ClerksI’m taking for granted that you’re not going to be in a position to pay cast or crew. Most everyone else can get up to speed, but if you have to spend money, then spend it on you camera operator. He or she is going to at least ensure that your shots are properly lit and exposed, the composition is good if not inspired and movements are logical and smooth and one other place to splash the cash (if you have any at all) is your sound recordist. There’s nothing as bad as getting to the edit, finding your film looks great, performances are great and your sound is shit. Just don’t go there – you have been warned.

As for your cast, one good tip here, populate your story with young people as much as possible. They’re simply more available and more willing to do it for nothing but the chance of stardom. Go to “end of year” shows put on by acting schools, remember the vast majority of great actors started there and you could find the next Colin Farrell or Eva Birthistle.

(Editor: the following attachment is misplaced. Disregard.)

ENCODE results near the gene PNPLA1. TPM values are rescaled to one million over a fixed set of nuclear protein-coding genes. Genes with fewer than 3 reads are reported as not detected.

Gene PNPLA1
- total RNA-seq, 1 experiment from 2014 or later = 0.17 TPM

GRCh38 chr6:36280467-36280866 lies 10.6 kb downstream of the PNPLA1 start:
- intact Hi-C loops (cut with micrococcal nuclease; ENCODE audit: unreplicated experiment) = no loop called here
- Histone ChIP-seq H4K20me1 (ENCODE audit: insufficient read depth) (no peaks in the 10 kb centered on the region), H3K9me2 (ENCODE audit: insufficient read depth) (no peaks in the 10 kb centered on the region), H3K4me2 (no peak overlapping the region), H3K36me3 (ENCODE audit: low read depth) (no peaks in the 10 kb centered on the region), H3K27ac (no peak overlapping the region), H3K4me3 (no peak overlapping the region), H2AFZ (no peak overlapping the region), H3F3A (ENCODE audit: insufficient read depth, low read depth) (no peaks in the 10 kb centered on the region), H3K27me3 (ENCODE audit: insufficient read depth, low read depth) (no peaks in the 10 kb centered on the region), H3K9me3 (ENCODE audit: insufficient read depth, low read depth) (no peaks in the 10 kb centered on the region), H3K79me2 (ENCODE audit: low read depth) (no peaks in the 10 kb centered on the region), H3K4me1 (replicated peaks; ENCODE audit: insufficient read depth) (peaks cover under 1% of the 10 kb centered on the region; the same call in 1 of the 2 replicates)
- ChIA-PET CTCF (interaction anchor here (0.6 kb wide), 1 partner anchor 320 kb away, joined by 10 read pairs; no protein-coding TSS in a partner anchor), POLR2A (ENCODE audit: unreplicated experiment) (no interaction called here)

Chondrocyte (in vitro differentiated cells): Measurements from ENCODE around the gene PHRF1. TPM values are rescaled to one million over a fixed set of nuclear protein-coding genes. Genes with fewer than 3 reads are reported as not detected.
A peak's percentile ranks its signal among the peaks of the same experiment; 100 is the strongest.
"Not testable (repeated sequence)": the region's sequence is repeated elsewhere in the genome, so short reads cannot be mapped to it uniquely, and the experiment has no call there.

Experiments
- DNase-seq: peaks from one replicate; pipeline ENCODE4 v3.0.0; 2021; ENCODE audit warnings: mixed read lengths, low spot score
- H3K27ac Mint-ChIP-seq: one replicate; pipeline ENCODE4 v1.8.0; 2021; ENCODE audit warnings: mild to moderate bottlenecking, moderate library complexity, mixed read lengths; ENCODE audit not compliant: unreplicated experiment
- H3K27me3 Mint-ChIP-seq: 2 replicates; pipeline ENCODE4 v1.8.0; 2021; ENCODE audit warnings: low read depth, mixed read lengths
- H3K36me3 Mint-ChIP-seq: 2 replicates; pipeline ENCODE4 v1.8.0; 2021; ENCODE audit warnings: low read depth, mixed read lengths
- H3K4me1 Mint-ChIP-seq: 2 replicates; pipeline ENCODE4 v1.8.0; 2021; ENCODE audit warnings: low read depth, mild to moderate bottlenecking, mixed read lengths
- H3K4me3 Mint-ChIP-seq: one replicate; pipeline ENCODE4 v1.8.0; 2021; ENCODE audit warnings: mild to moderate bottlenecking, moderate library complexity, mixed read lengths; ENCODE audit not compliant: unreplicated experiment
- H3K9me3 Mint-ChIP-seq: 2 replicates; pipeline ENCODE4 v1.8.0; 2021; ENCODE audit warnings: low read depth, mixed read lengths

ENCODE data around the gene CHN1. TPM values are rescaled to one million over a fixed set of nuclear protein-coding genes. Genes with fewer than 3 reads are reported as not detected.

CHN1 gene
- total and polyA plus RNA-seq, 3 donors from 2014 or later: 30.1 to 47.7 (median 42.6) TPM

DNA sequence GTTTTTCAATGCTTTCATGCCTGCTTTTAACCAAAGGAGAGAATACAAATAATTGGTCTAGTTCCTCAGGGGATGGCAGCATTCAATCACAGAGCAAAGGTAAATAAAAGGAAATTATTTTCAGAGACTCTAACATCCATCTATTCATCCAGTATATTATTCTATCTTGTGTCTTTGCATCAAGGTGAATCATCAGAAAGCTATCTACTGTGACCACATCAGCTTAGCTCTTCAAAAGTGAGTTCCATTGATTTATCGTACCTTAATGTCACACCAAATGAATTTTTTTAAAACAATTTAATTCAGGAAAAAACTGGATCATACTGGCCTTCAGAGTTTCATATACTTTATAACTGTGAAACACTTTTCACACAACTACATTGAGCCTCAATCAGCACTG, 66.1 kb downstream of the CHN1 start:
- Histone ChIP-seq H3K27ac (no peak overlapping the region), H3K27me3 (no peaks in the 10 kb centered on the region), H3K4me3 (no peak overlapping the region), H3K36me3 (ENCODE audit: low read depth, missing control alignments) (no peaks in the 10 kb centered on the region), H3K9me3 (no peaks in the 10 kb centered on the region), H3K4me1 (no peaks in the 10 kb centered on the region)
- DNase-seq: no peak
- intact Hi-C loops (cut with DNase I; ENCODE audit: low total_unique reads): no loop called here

I’m not going to touch on funding in these posts as there are a million ways to do it and it’s something you should figure out for yourself. When you have your cast gathered, spend whatever time you can rehearsing them. By that I don’t mean going over scenes interminably, but rather ensuring everybody knows and understands their characters and the world they inhabit. You’re looking for that magical moment when the talent take possession of their character.

Other than that remember, many people are joining you on a journey you have instigated. Be appreciative of that fact, treat everybody with kindness and respect, but at the same time make sure as much as possible that you stay on schedule. Making a film can be a heap of fun, but only if you get it finished.

Other posts on this subject will follow and I may update this one as I go. Good luck with your film, I hope it knocks them sideways. Speaking of “Sideways”……….!